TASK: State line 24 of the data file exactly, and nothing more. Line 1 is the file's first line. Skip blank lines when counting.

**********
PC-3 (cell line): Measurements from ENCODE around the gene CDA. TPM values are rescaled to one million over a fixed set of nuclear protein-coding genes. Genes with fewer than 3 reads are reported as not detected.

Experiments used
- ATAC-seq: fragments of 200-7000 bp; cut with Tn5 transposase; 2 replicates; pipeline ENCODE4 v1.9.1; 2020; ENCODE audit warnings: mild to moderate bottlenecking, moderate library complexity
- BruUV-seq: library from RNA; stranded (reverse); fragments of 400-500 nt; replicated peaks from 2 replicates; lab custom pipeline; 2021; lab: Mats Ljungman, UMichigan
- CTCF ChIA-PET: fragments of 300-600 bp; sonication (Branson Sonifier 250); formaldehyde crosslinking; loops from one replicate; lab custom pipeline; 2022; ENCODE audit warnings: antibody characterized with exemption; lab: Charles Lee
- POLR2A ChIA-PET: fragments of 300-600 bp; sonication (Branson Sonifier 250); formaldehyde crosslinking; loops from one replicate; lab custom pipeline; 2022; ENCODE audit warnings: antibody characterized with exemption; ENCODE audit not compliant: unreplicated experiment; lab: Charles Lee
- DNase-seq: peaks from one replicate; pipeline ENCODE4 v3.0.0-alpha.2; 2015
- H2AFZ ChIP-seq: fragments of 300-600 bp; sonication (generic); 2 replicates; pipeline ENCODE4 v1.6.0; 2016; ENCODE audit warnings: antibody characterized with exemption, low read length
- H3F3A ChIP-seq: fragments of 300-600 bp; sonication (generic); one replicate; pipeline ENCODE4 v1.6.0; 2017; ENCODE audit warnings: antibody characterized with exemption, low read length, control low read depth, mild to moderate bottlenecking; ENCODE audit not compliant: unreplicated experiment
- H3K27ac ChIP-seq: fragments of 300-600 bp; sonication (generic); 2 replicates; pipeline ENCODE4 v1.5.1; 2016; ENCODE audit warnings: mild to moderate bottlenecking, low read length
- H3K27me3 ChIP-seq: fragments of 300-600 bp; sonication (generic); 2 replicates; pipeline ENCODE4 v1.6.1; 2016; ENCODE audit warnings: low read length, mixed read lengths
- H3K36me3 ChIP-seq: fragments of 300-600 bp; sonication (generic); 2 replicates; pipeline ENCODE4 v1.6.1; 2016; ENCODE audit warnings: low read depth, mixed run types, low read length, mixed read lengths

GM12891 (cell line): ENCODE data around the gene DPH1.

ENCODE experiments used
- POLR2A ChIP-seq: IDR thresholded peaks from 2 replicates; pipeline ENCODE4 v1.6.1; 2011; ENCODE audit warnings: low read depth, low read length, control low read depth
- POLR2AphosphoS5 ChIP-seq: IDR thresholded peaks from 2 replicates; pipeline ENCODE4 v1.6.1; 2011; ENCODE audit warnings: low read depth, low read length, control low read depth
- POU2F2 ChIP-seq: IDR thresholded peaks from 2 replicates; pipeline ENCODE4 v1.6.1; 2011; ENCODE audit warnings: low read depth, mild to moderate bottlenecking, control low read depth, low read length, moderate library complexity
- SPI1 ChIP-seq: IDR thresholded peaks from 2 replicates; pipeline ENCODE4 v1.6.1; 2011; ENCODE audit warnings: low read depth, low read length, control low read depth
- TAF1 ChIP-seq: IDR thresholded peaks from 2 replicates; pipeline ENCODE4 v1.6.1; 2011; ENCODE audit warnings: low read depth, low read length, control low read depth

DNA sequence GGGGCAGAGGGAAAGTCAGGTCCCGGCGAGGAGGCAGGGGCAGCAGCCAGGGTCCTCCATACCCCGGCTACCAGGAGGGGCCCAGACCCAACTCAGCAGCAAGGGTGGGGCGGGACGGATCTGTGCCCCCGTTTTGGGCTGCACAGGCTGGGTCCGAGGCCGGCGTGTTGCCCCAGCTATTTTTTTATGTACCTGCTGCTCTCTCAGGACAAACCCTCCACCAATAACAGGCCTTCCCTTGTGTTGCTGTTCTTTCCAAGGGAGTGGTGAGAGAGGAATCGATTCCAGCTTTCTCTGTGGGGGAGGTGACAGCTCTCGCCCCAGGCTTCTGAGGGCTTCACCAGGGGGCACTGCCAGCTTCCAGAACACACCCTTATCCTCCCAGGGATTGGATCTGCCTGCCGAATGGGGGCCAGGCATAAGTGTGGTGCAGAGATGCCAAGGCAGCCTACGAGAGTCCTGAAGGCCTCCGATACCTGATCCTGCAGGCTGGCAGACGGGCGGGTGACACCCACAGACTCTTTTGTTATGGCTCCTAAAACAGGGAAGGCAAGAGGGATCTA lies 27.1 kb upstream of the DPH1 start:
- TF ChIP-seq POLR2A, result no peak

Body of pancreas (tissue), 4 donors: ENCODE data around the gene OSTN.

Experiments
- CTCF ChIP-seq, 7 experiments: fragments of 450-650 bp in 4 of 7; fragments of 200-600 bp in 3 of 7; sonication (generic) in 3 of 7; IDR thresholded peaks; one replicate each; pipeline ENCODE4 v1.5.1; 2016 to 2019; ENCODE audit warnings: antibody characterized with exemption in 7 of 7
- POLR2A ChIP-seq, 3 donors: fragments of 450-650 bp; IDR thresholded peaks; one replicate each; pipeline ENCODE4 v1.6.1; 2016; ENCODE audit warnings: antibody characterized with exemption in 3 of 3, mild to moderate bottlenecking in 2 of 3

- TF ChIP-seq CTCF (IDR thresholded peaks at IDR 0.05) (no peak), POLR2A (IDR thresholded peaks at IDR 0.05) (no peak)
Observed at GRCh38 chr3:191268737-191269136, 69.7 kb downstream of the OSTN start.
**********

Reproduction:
- CTCF ChIP-seq, 7 experiments: fragments of 450-650 bp in 4 of 7; fragments of 200-600 bp in 3 of 7; sonication (generic) in 3 of 7; IDR thresholded peaks; one replicate each; pipeline ENCODE4 v1.5.1; 2016 to 2019; ENCODE audit warnings: antibody characterized with exemption in 7 of 7